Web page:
David Deskins, superintendent of the Archbold Area School District, said the board is looking into fi- nancing options to construct a wind turbine.
Deskins said the board passed two resolutions, one of which would allow the district to begin the paperwork for applying for qualified school construction bonds, the same type of bonds recently approved by the Pettisville School Board.
He emphasized that the resolution does not commit the district to borrowing the money. The resolution only authorizes school district offi cials to determine whether the school would qualify for the loan.
Archbold, like Pettisville, has over $1 million in grants, either committed or pending, to pay for the turbine project. But one of the provisions of the $750,000 American Recovery & Reinvestment Act grant, commonly known as economic stimulus, is that the school must construct the wind turbine, and have it inspected and approved, before it receives the grant.
Therefore, the school needs “bridge funding,” or a construction loan to build the turbine.
Features of qualified school construction bonds include:
•Most of the bond interest is subsidized by the federal government.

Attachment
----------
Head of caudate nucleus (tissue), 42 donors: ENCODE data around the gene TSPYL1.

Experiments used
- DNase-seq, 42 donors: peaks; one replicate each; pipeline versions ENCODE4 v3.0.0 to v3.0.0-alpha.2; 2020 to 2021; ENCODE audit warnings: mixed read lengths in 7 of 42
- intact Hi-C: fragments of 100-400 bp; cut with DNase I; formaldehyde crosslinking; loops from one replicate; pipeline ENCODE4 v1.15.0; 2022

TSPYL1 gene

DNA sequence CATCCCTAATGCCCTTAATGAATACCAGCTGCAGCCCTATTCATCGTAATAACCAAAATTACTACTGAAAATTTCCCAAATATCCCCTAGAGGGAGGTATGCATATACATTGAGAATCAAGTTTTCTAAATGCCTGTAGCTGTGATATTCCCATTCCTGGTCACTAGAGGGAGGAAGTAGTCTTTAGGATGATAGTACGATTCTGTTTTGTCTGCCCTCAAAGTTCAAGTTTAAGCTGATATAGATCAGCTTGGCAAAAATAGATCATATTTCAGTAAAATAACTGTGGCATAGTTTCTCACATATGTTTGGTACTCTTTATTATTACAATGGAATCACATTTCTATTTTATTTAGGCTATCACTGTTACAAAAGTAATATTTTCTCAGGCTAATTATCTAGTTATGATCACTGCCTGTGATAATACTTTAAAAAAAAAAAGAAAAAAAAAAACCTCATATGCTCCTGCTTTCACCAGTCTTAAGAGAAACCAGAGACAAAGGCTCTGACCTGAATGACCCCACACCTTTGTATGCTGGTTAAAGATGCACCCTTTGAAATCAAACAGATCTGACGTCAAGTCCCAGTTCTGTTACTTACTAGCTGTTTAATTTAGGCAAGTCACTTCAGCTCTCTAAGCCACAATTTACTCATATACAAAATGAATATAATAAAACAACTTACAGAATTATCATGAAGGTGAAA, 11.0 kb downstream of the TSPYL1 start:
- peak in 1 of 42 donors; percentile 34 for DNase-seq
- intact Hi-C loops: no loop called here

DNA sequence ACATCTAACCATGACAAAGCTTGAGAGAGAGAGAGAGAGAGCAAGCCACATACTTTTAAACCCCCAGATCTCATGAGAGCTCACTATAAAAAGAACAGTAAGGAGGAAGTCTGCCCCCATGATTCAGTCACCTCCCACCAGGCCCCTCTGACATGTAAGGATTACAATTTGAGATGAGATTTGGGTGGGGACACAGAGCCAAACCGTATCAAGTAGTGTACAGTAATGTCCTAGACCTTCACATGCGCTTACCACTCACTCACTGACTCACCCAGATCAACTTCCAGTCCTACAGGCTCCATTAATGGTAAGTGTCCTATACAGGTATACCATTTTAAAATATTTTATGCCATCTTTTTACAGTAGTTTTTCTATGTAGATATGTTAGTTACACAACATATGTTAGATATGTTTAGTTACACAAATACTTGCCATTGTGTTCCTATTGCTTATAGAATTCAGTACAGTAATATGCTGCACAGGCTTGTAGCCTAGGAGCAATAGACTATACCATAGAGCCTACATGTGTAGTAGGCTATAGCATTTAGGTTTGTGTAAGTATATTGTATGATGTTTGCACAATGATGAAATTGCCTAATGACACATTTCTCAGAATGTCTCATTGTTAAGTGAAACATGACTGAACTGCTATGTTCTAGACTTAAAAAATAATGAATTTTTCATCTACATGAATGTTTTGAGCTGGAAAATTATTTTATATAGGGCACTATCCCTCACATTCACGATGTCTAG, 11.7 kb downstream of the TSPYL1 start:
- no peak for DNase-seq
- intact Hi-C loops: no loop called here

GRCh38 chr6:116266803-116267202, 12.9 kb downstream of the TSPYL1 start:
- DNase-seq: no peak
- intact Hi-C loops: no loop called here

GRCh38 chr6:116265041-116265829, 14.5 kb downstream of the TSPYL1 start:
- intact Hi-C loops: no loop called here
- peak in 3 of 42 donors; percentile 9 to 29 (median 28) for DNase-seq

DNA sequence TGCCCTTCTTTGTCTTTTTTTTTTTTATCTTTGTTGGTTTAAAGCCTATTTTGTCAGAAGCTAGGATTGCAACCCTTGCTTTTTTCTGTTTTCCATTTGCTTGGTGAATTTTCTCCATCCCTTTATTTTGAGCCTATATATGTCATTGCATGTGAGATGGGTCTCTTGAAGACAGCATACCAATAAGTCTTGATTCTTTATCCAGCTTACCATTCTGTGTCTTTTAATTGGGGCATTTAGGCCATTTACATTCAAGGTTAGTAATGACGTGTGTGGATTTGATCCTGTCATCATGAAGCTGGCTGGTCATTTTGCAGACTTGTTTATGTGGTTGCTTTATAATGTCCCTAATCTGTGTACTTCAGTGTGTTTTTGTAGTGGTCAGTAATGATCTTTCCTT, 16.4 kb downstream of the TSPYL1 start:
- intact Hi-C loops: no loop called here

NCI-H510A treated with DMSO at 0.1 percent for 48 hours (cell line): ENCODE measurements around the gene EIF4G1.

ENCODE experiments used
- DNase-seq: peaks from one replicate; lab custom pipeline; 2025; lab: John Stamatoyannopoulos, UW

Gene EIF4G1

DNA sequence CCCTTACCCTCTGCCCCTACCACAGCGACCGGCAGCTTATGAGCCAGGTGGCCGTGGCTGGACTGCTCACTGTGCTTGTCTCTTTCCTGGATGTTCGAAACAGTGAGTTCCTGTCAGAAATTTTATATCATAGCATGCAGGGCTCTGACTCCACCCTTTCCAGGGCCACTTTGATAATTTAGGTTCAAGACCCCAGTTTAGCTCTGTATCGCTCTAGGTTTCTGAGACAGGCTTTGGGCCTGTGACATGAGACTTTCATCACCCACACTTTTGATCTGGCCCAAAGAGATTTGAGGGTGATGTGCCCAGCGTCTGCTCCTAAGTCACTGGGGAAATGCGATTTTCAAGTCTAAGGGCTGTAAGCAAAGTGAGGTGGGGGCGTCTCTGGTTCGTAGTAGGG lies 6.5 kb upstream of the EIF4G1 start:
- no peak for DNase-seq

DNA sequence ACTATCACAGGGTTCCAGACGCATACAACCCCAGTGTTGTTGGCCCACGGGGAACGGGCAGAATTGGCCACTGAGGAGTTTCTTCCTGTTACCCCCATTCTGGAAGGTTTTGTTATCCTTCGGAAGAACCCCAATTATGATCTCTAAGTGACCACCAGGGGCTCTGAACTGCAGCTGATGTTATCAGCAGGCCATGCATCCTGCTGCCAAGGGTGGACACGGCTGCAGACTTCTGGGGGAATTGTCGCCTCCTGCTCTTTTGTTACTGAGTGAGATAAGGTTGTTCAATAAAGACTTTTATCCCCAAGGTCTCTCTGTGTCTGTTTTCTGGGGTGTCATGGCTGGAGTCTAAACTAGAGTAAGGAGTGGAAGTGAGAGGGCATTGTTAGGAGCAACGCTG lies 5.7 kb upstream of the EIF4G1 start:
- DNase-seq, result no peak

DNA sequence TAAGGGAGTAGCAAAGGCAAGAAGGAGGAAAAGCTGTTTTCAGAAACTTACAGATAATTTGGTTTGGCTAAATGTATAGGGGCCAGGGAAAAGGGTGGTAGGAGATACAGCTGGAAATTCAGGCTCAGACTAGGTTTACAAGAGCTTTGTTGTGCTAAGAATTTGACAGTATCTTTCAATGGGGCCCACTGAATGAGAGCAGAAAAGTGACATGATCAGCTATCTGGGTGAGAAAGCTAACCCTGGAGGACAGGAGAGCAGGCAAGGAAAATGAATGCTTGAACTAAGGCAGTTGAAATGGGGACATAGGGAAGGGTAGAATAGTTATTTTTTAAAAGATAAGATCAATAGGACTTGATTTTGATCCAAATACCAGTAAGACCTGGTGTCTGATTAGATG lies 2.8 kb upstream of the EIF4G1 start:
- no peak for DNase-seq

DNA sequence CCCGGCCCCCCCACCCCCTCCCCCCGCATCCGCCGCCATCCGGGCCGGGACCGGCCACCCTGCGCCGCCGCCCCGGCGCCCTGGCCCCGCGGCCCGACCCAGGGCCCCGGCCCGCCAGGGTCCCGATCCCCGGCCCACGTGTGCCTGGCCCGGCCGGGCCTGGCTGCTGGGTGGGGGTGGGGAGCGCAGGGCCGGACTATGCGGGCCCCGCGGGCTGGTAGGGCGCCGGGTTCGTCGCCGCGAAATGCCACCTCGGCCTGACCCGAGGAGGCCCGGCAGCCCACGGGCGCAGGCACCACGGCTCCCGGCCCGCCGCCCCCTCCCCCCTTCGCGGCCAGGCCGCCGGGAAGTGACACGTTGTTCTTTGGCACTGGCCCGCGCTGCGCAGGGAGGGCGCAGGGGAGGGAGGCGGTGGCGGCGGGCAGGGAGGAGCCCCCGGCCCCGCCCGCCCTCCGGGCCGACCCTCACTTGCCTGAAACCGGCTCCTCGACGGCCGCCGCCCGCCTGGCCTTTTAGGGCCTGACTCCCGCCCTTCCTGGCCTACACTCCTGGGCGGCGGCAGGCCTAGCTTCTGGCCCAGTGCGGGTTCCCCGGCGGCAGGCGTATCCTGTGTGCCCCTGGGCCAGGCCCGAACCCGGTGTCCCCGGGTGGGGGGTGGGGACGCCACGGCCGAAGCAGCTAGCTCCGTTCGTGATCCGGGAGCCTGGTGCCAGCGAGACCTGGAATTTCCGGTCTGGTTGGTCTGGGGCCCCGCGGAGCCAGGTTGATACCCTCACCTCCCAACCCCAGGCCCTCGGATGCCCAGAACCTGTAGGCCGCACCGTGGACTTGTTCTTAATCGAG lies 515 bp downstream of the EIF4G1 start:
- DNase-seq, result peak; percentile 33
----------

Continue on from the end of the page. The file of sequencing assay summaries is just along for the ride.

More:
•Repayment of the bonds can be taken from the money the district saves on its electricity bill. With the wind turbine in operation, electricity from the turbine will replace power the district would purchase through Toledo Edison, reducing the monthly TE bill.
•The loan balance can be paid down as grant funds become available.
“We know we have to have bridge funding. We have been exploring a number of types of bridge funding options,” he said.
The school board would prefer to construct the wind turbine without using taxpayer funding.
“If we utilize district funds, it would expedite the process,” he said.
The board also approved signing a contract with the Ohio Department of Development, acknowledging receipt of up to $75,000 to pay for an environmental assessment of the wind turbine project.
Deskins said the ARRA grant requires the assessment before grant funding can be released.
When the school board learned of the environmental assessment requirement, “we quickly alerted the Ohio Department of Development that this was an expenditure that was not planned by us, and they agreed to provide funding for the assessment, whether we go ahead with the project or not,” he said.
Deskins said, “I think it (the wind turbine) is a financially prudent investment for the long-term interest of the school district.”